Fred Lambert – February 17th, 2020
A Porsche Taycan electric car caught on fire at a residence in Florida yesterday, leading to significant damage to the house and a complete loss of the car.
After launching the Taycan late last year, the German premium automaker started deliveries in December, with the first 130 cars in the US.
Now we learn that one of those Taycan premium sedans has caught on fire and burned down a garage in South Florida on February 16.
Not many details are known at this time, but images of the aftermath were posted on social media showing that the electric car was burned down to the some parts of the frame, and the garage sustained significant damages:
Locals on Twitter who have videos of the aftermath are not sharing details in order to protect the identity of the owner, but they claim that the vehicle “exploded” inside the garage.
We reached out to Porsche to get more details.
The automaker confirmed to Electrek that they are aware of the incident and that no one was hurt.
At this point, Porsche says that it is too early to speculate about the cause, but they are investigating the situation. A Porsche spokesperson told Electrek that it is the first reported instance of a fire involving a Taycan.
We’re glad that no one was hurt. At least physically, because it must hurt emotionally to see your brand-new $150,000+ car and garage being destroyed like that.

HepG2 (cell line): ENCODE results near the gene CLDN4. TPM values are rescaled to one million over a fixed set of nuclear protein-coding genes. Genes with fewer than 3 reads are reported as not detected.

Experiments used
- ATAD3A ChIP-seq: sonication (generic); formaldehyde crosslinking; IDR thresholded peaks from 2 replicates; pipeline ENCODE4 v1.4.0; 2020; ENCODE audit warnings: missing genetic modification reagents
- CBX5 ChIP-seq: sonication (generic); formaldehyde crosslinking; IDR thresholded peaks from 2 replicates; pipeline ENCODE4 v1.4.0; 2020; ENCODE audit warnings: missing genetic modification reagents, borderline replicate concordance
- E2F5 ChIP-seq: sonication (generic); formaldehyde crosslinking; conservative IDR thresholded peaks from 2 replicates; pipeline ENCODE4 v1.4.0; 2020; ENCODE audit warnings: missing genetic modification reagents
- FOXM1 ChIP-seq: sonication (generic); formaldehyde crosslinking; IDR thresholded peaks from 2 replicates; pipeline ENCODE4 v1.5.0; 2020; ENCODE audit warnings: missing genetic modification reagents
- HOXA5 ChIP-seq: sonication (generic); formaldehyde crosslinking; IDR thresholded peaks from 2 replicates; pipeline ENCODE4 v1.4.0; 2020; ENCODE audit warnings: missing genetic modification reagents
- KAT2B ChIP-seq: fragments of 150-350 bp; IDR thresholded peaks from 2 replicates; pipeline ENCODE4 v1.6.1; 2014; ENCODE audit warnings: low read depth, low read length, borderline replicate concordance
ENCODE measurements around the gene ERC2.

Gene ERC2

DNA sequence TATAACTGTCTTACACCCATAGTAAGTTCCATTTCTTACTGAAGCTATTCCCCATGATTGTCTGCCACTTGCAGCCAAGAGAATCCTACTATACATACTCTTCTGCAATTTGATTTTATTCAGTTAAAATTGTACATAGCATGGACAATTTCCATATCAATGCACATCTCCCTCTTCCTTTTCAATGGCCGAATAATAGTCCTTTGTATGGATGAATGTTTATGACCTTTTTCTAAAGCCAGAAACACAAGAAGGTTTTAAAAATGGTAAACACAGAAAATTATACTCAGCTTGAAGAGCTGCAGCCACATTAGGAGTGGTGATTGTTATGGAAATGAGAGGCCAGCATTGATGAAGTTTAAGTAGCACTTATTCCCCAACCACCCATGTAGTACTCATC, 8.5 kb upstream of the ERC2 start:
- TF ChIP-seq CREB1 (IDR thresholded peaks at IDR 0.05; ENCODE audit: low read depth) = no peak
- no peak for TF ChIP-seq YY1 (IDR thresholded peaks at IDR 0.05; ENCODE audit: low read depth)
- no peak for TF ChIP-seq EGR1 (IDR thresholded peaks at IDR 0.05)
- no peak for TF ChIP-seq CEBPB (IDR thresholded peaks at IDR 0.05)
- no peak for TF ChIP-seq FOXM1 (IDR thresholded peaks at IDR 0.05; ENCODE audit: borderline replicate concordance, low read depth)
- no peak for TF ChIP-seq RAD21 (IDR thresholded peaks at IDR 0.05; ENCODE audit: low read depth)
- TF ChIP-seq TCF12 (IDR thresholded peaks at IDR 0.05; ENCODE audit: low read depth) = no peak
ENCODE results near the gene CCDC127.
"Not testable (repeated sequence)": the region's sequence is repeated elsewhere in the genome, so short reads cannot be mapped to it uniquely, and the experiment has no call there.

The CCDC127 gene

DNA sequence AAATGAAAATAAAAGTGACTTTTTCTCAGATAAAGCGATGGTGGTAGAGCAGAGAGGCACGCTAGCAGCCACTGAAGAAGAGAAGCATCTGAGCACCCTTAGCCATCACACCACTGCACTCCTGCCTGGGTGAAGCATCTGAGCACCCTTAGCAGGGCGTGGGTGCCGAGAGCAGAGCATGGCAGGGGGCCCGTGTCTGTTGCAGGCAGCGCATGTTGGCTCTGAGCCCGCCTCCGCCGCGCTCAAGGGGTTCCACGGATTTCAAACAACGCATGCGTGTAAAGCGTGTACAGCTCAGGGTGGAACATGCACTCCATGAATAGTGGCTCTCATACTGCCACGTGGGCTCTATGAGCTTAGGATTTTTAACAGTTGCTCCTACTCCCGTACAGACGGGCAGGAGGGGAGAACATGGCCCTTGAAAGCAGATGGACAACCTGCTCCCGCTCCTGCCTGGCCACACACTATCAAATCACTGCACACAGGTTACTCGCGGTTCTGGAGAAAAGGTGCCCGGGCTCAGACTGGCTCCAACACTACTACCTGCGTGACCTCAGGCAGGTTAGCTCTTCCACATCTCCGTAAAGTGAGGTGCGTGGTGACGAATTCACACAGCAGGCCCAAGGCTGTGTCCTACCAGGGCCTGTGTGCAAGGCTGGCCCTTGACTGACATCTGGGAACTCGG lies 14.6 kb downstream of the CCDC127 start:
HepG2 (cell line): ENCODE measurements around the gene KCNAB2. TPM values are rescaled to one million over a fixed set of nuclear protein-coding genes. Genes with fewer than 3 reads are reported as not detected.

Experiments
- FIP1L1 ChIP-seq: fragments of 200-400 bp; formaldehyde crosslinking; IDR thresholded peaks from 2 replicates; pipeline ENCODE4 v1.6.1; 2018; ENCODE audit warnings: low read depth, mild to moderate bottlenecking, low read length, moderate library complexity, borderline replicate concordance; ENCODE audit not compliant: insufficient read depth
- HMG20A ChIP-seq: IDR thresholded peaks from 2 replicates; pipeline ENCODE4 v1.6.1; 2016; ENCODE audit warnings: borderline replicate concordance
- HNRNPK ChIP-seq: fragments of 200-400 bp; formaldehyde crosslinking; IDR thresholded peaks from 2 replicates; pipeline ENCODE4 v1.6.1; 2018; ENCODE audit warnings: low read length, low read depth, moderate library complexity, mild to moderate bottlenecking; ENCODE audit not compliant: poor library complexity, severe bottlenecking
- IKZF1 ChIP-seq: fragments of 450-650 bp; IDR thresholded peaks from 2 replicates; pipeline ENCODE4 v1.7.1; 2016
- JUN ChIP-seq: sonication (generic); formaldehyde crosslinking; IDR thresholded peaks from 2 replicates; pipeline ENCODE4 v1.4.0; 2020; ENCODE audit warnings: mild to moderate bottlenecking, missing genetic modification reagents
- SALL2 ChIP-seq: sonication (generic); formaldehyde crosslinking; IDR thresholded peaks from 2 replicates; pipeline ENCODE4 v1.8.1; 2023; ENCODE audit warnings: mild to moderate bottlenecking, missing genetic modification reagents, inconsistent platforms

Electric car fires often get a lot of attention from the mainstream media, despite the fact that they happen far less frequently than gasoline car fires.
Fires involving Tesla vehicles in particular get a lot of coverage, and they do appear to be more frequent than other electric vehicles, but it’s mainly due to the fact that Tesla has a lot more EVs on the road than any other automakers.
In terms of the Taycan, what is more worrying is that there are currently very few of them on the road, and one already caught on fire.
However, I think it’s too early to panic here. A lot of different things could have happened to cause the fire, and some of them would have nothing to do with the car itself.
We will keep monitoring the situation, and we will update when we get more details.